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Male birth control: Scientists develop a non-hormonal "reversible" pill for men

The world’s population has increased over 2.6-fold in the last 60 years, reaching 8 billion in 2022 and projected to grow to 9 billion by 2037. This highlights the need for effective family planning, but advancements in contraception, particularly for men, have been limited. Currently, there are male birth control pills available in the market.

However, in a recent study led by the Baylor College of Medicine, scientists have shown that a novel, non-hormonal sperm-specific approach could offer a promising option for reversible male contraception in animal models.

Targeting STK33 for male contraception

“Although researchers have been investigating several strategies to develop male contraceptives, we still do not have a birth control pill for men,” said corresponding author Martin Matzuk, the director of the Center for Drug Discovery at Baylor.

“In this study we focused on a novel approach – identifying a small molecule that would inhibit serine/threonine kinase 33 (STK33), a protein specifically required for fertility in both men and mice.”

Previous research established that STK33 is essential for forming functional sperm. Knocking out the Stk33 gene in mice causes sterility due to abnormal sperm and poor motility, similar to effects seen in men with STK33 mutations.

Importantly, these mutations do not cause other defects, making STK33 a viable contraceptive target with minimal safety concerns.

Discovery of CDD-2807

Study first author Angela Ku used DNA-Encoded Chemistry Technology (DEC-Tec) to screen billions of compounds and identify potent STK33 inhibitors. The most effective of these, CDD-2807, was further refined for stability and selectivity.

In mouse models, CDD-2807 effectively reduced sperm motility and numbers, rendering mice infertile without signs of toxicity or alterations in testis size.

“We were pleased to see that the mice did not show signs of toxicity from CDD-2807 treatment,” said co-author Courtney M. Sutton, a postdoctoral fellow at Baylor. “Importantly, the contraceptive effect was reversible. After a period without CDD-2807, the mice recovered sperm motility and were fertile again.”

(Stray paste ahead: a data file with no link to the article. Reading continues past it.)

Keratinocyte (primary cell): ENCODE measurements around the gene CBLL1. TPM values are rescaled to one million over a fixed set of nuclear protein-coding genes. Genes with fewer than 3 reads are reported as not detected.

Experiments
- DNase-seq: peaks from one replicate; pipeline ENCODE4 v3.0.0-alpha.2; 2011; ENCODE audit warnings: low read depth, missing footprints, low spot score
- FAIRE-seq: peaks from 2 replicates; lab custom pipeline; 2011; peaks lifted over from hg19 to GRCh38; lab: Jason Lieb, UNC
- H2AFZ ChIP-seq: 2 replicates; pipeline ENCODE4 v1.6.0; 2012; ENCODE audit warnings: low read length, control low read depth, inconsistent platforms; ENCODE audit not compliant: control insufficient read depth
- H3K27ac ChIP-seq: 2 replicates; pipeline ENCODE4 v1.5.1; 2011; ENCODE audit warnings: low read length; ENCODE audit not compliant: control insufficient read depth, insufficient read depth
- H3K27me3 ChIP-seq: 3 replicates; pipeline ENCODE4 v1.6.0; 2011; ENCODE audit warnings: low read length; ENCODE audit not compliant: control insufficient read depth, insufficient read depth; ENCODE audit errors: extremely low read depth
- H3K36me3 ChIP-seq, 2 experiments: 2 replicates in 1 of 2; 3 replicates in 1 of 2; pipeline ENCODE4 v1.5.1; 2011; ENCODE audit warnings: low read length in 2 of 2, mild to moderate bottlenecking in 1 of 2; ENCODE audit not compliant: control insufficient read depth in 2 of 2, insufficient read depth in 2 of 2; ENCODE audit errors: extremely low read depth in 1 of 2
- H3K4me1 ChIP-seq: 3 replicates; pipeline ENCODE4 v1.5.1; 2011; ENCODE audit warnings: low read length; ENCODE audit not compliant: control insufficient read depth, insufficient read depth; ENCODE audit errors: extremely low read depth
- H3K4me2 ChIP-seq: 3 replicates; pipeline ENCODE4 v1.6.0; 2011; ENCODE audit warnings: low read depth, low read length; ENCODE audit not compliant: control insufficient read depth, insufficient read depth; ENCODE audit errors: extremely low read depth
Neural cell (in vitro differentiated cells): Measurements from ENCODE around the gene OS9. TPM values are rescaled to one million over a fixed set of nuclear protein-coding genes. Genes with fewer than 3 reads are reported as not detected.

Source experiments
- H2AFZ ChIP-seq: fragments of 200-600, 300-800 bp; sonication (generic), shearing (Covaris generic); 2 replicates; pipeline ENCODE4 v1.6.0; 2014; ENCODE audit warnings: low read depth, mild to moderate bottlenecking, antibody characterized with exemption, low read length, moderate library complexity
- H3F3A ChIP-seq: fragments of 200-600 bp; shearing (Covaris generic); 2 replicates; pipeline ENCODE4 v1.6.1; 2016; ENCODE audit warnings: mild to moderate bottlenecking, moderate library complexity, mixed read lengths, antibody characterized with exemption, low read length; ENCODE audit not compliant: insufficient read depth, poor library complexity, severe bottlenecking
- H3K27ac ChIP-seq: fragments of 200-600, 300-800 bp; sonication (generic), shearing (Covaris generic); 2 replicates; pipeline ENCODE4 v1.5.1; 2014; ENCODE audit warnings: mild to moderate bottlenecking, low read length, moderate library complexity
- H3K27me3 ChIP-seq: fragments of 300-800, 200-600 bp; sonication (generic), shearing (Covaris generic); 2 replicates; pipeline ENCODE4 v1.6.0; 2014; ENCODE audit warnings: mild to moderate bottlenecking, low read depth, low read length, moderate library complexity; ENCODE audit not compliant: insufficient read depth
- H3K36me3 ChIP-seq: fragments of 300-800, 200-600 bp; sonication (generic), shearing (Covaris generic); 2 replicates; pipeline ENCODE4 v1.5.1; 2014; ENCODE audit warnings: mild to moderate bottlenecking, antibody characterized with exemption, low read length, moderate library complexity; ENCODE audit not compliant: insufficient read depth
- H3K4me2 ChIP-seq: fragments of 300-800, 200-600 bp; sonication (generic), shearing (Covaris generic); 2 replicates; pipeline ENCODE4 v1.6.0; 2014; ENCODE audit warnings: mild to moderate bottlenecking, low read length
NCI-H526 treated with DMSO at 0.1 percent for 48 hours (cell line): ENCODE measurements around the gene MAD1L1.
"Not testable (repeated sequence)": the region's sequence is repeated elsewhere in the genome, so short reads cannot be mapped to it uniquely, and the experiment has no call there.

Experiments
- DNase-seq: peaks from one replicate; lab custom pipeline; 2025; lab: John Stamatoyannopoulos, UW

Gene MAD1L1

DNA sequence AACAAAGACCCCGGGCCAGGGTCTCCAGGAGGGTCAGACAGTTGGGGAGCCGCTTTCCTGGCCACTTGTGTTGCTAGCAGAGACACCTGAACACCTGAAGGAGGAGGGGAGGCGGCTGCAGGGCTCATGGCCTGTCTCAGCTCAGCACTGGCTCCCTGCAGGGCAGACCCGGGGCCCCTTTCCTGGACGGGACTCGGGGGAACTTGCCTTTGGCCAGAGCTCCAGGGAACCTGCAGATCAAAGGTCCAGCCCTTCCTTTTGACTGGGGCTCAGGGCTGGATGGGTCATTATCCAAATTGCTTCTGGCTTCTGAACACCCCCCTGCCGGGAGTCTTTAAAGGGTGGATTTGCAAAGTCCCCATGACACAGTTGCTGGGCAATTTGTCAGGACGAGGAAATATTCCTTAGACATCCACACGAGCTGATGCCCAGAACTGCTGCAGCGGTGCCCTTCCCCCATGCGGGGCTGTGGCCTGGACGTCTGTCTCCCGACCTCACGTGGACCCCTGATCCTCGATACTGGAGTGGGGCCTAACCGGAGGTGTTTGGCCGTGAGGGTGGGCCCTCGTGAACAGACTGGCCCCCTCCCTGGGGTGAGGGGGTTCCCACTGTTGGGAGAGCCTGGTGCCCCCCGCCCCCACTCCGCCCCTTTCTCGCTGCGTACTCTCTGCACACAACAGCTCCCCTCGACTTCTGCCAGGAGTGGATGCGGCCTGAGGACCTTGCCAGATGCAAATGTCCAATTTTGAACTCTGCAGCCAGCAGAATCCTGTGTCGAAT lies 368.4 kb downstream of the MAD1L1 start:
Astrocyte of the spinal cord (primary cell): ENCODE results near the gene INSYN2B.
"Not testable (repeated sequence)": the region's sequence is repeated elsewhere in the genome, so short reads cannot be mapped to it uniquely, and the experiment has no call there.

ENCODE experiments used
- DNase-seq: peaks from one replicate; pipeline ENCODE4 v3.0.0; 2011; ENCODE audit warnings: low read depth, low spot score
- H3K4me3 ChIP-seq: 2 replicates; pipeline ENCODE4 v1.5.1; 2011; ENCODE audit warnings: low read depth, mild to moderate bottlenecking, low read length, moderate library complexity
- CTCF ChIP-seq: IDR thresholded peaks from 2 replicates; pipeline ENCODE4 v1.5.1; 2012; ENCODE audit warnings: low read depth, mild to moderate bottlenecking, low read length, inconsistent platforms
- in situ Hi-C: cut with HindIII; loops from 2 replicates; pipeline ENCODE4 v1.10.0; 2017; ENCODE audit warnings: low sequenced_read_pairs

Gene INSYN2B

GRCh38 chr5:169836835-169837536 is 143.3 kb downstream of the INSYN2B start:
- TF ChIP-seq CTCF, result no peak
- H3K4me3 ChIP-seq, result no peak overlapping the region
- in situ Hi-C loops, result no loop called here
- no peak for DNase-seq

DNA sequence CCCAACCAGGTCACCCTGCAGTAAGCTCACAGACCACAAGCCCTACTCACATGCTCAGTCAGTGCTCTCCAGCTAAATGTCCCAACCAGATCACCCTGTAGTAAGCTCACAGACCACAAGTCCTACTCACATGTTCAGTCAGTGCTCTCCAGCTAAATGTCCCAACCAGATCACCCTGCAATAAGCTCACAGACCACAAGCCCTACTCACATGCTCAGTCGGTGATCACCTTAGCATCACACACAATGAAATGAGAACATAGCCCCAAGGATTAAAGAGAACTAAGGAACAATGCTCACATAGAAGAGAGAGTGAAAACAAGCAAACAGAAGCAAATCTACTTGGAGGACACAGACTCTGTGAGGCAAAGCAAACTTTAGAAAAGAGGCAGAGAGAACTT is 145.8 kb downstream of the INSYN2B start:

Advancing male birth control

Choel Kim, another co-author, revealed the first crystal structure for STK33, aiding in designing the final compound for better drug-like properties. This study marks a significant step in validating STK33 as a contraceptive target, both genetically and chemically.

“In the next few years, our goal is to further evaluate this STK33 inhibitor and compounds similar to CDD-2807 in primates to determine their effectiveness as reversible male contraceptives,” Matzuk said.

Potential advantages of male birth control pill

Potential benefits of a birth control pill for males may include:

Shared responsibility

Men can take an active role in contraception, promoting equality in family planning responsibilities. This shift helps alleviate the societal expectation that contraception is primarily a woman’s responsibility. By sharing this responsibility, couples can make joint decisions about their reproductive health.


Non-hormonal male birth control pills, like the one targeting STK33, avoid the side effects commonly associated with hormonal contraceptives. Hormonal methods can cause mood swings, weight gain, and other health issues. A non-hormonal pill can mitigate these risks, making it a more appealing option for many men.

Reversible effects of male birth control pills

The contraceptive effect of the male birth control pill is reversible. Once a man stops taking the pill, his fertility returns to normal. This flexibility is crucial for men who may want to delay fatherhood but still wish to have children in the future. Reversibility also provides peace of mind, knowing the decision isn’t permanent.


Oral contraceptives are easy to use and do not require medical procedures or regular visits to a healthcare provider. Compared to methods like injections, implants, or surgical procedures, a daily pill is straightforward and non-invasive, making it more likely to be consistently used.

“There are numerous forms of female contraception in clinical use, but male contraception continues to be very limited and lacks a medication-based approach,” noted the study authors.

This research, funded by the Cancer Prevention Research Institute of Texas and published in the journal Science, represents a major advance in the quest for male contraception, offering hope for new family planning methods that can help manage the world’s growing population.


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